I am of opinion that the proposed bill, if enacted, would be unconstitutional for the reason that it is in contravention of the commerce clause of the Federal Constitution (U. S. Const., Art. I., § VIII) which provides that "the congress shall have power to regulate commerce among the several states, .", since prison-made goods, when brought into the Commonwealth from another State, become articles of interstate commerce, and, as such, may not be discriminated against. Arnold v. Yanders, 56 Ohio, 417. Since, for the reasons which are set forth at length in the opinion of the court in the case of People v. Hawkins, decided by the Court of Appeals of the State of New York (157 N. Y. Rep. 1), the proposed legislation cannot be justified as a valid exercise of the police power, it would constitute a burden or restriction upon interstate commerce, and is therefore unconstitutional.

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The qualifications which shall entitle any person to vote or to be voted for and the right to elect and to be elected to public office are defined in Article IX. of the Declaration of Rights and Articles III., XX. and XXI. of the Articles of Amendment to the Constitution of the Commonwealth.

The conduct of elections may be regulated by the Legislature under the police power for the purpose of providing an easy and reasonable mode of exercising the constitutional right preventing error and fraud and securing order and regularity; but all such regulation must be subordinate to the provisions of the Constitution and cannot add to or diminish the qualifications of a voter as therein prescribed.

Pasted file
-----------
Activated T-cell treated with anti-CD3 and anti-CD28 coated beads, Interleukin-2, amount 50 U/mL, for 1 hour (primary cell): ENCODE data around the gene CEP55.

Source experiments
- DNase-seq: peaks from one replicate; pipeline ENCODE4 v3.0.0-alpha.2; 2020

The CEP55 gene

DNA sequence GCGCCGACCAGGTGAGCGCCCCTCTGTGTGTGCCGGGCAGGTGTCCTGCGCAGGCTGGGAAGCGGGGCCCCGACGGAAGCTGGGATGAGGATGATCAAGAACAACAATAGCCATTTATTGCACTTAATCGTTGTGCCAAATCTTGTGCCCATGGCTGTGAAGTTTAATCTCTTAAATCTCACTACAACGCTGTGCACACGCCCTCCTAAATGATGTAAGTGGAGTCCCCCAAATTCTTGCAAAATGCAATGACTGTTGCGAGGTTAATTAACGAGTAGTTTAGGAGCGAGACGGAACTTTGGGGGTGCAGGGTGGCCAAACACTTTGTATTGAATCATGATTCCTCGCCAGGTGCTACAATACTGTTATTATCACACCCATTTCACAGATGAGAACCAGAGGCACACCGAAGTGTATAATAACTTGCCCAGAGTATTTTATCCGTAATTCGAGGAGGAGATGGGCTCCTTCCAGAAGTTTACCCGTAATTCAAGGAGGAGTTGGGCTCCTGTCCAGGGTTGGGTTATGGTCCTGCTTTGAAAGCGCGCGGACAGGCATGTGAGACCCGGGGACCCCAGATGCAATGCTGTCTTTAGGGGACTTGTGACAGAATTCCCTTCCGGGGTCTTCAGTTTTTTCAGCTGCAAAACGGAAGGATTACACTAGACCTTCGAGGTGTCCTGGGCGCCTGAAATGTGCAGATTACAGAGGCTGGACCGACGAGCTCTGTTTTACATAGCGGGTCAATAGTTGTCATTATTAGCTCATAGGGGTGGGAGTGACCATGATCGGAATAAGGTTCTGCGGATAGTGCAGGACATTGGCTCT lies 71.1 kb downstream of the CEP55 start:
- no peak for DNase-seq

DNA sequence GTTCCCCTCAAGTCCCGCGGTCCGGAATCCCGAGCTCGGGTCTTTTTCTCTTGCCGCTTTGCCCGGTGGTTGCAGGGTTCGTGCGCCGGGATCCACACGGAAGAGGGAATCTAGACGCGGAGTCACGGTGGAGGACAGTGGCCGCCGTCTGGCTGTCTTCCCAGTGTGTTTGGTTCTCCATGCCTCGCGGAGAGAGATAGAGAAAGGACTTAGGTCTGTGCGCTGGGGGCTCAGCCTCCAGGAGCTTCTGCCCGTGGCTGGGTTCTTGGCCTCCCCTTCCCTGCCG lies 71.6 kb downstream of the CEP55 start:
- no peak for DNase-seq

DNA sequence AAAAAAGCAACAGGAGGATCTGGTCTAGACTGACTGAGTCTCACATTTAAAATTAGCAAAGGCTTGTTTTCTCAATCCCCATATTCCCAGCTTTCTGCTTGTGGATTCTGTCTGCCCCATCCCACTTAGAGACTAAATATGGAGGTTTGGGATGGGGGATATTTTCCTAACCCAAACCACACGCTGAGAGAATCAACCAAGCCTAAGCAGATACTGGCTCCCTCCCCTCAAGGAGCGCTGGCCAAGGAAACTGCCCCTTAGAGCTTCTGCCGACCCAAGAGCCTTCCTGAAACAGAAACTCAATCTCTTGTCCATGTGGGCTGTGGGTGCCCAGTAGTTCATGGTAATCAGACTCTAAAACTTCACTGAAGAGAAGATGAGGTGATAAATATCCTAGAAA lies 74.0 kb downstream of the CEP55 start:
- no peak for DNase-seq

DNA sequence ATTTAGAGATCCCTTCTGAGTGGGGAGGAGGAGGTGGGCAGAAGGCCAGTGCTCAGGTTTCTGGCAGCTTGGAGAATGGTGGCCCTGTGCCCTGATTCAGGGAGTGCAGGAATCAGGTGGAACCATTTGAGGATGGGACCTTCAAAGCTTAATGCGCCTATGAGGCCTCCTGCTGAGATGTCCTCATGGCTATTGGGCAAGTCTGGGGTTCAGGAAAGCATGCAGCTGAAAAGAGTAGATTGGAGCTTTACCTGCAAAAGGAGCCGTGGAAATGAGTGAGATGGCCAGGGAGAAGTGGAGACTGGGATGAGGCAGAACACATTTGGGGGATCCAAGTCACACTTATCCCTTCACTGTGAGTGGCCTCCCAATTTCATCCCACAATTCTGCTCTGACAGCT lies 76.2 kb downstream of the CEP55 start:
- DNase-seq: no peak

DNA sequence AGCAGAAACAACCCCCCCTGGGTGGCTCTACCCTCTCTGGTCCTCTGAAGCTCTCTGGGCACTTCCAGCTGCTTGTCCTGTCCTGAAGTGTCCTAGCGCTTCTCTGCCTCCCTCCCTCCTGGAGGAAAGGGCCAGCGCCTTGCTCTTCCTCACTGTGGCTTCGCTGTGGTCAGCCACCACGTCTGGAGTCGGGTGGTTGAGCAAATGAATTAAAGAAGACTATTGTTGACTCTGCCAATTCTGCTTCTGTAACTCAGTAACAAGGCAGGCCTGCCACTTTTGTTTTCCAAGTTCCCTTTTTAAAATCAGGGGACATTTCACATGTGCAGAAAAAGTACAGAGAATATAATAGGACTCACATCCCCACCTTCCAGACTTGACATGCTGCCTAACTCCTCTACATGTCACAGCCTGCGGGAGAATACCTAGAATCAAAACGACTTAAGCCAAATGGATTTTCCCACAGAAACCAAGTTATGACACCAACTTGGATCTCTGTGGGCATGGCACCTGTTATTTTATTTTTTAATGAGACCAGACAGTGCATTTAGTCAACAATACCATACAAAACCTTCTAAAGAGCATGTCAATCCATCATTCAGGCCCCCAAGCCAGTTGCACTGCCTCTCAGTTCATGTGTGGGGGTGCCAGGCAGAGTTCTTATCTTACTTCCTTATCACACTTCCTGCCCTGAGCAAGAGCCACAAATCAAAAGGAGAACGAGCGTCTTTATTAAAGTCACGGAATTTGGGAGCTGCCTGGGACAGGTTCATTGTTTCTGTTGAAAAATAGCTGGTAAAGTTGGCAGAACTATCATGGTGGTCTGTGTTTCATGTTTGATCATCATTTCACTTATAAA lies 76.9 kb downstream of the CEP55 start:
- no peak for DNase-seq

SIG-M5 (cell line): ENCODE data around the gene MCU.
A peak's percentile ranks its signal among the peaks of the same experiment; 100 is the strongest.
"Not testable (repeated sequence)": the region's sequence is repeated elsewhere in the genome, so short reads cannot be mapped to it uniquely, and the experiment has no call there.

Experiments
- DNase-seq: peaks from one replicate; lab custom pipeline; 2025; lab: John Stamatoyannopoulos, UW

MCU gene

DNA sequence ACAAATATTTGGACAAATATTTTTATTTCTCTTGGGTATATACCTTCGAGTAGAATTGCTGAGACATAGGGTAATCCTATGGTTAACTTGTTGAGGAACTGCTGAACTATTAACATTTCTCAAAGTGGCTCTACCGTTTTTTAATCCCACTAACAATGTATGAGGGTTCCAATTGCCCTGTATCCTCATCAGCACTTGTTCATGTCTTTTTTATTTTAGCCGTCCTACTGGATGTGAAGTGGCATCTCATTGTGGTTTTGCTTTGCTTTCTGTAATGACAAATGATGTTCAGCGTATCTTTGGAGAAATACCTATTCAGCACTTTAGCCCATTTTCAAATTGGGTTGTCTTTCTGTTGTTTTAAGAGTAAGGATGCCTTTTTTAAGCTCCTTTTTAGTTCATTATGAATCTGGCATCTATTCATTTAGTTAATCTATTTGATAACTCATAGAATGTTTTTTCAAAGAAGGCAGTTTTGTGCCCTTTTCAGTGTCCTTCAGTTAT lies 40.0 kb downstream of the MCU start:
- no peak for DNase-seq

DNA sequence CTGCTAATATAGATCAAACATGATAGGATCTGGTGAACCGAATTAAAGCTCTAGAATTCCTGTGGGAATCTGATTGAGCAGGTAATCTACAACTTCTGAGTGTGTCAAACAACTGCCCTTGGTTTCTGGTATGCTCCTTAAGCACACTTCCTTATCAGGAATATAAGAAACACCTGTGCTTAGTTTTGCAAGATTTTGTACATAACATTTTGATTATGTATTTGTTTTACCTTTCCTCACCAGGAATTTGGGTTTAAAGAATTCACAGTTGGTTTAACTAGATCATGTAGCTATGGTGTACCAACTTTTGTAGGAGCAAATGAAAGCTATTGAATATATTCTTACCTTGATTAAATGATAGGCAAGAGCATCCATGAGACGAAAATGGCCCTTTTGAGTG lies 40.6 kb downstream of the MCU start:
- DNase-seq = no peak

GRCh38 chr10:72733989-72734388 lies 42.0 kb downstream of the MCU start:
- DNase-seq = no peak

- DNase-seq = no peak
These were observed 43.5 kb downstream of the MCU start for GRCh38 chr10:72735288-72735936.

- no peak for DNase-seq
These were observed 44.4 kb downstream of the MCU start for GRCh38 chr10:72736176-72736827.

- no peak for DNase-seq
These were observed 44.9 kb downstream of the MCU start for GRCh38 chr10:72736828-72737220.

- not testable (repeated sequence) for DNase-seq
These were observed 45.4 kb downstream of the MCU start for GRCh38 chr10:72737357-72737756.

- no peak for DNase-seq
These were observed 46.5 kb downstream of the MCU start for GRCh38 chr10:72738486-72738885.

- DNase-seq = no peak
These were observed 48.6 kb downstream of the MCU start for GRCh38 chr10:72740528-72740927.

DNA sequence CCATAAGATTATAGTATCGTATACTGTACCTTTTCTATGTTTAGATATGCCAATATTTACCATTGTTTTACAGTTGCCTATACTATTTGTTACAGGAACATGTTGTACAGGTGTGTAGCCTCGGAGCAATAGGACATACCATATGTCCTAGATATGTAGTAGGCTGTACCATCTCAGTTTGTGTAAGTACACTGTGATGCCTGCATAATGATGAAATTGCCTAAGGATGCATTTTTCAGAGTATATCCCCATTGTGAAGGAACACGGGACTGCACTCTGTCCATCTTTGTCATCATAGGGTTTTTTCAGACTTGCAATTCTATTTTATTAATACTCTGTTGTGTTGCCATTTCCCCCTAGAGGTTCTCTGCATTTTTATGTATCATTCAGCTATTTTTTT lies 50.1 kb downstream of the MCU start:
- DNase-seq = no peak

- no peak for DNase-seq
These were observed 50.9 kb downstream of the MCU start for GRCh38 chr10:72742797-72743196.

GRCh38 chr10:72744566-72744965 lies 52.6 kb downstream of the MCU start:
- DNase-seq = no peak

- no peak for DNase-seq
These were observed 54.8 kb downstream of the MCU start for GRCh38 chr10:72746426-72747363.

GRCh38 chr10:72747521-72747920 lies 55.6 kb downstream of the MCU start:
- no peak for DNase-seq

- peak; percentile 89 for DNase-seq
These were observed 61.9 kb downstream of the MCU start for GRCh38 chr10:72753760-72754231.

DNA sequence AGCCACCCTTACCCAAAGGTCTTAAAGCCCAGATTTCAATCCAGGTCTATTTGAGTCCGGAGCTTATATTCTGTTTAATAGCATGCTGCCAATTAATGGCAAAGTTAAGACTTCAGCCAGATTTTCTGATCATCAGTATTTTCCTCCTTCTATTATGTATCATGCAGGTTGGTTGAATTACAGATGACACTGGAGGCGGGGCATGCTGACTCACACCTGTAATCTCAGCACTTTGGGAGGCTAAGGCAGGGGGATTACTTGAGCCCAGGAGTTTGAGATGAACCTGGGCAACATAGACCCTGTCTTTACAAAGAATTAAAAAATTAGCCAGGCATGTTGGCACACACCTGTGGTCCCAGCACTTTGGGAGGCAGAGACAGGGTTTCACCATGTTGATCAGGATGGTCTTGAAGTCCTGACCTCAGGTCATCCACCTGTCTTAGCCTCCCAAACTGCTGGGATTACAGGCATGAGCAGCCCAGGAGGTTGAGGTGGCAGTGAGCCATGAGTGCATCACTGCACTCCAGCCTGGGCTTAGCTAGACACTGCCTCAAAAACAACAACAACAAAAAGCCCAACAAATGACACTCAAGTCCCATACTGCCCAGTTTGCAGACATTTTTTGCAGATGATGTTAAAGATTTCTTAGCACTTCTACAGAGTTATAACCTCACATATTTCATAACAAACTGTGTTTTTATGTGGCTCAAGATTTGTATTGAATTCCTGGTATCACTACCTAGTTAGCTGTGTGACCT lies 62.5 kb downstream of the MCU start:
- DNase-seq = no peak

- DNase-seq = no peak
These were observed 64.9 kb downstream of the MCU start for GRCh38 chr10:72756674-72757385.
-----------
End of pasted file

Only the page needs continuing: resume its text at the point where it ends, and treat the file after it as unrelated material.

Whether or not the provisions of a proposed act which restrict the expenditure of money or the contribution of any other valuable thing in connection with an election by any person whether or not such person is a candidate for public office, to travelling expenses incurred by himself and to expenses for preparing, circulating and filing nomination papers; to forbid, except in cases of age or physical disability, the conveyance of any voter to the polls otherwise than at his own expense, and require that if any person elected to office, or any member or agent, or his campaign committee, or any other person acting in his or their interest or behalf, is convicted of any violation of the law relating to corrupt practices at the primary at which such candidate was named, or at the election at which he was elected, such office shall be vacated and a new election shall be held to fill it, are reasonable and necessary precautions against bribery, fraud and other improper conduct in connection with elections and, therefore, a protection to the constitutional right to elect and to be elected to office, is primarily a question of fact and, therefore, a proper subject for the determination of the Legislature.